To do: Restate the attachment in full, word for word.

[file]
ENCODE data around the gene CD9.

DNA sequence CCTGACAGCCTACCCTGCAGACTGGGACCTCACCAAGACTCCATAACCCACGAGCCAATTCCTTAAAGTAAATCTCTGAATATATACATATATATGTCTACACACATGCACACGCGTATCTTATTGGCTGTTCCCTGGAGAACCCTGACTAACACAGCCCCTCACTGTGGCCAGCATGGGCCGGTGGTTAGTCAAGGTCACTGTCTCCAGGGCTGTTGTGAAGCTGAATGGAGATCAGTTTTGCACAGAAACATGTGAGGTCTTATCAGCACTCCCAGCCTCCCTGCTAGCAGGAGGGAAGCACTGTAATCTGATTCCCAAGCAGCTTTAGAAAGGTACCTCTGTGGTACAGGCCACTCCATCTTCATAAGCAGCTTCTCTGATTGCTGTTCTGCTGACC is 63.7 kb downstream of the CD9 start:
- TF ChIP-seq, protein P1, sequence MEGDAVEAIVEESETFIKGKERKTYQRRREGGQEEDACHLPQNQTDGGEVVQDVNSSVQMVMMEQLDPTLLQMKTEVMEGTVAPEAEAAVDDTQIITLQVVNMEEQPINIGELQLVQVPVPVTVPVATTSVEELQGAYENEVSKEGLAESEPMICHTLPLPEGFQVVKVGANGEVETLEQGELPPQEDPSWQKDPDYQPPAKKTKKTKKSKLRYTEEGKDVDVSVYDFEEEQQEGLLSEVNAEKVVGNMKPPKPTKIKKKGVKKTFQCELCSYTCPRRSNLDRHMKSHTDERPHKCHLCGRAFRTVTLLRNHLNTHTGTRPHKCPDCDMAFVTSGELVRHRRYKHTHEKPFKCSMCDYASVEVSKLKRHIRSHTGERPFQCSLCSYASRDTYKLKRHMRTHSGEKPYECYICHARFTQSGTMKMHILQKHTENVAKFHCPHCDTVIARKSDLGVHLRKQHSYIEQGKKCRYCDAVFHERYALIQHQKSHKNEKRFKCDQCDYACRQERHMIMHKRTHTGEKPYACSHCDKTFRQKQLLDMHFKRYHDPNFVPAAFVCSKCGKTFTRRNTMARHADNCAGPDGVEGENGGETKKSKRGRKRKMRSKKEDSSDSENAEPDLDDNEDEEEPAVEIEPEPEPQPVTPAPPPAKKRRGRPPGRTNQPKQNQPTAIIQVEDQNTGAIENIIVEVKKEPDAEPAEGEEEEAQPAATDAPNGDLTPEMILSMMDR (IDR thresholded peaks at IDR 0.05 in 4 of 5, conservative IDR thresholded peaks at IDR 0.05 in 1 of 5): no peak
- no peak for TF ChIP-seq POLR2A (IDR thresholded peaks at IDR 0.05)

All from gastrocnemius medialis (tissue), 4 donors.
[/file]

ENCODE data around the gene CD9.

DNA sequence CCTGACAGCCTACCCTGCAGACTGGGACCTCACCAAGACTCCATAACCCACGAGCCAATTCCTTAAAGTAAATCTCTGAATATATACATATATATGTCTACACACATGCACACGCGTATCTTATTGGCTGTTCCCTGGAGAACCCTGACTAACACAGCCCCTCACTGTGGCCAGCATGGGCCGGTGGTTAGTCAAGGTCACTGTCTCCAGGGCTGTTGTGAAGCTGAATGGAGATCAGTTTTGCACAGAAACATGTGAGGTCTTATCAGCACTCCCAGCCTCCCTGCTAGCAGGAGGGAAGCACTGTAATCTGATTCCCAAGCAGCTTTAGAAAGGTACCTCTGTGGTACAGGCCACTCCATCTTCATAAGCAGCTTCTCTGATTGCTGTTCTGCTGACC is 63.7 kb downstream of the CD9 start:
- TF ChIP-seq, protein P1, sequence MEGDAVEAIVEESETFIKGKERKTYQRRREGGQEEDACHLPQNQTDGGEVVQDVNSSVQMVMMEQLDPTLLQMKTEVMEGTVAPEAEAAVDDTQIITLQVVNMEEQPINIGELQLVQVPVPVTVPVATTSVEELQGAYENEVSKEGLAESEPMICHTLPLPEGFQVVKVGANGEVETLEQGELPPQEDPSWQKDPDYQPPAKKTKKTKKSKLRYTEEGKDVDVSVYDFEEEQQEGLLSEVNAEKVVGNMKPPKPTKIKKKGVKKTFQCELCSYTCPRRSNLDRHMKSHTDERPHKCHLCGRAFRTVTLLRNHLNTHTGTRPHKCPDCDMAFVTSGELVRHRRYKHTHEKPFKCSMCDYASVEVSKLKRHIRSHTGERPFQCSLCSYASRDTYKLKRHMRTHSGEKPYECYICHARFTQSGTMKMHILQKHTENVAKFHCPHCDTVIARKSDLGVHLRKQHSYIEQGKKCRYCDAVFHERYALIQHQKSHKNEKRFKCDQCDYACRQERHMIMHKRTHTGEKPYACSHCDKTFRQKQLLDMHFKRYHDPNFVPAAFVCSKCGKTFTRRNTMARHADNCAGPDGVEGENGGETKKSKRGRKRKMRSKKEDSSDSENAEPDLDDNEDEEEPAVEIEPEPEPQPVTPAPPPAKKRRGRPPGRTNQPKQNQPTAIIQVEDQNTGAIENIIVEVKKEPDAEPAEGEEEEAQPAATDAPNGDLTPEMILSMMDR (IDR thresholded peaks at IDR 0.05 in 4 of 5, conservative IDR thresholded peaks at IDR 0.05 in 1 of 5): no peak
- no peak for TF ChIP-seq POLR2A (IDR thresholded peaks at IDR 0.05)

All from gastrocnemius medialis (tissue), 4 donors.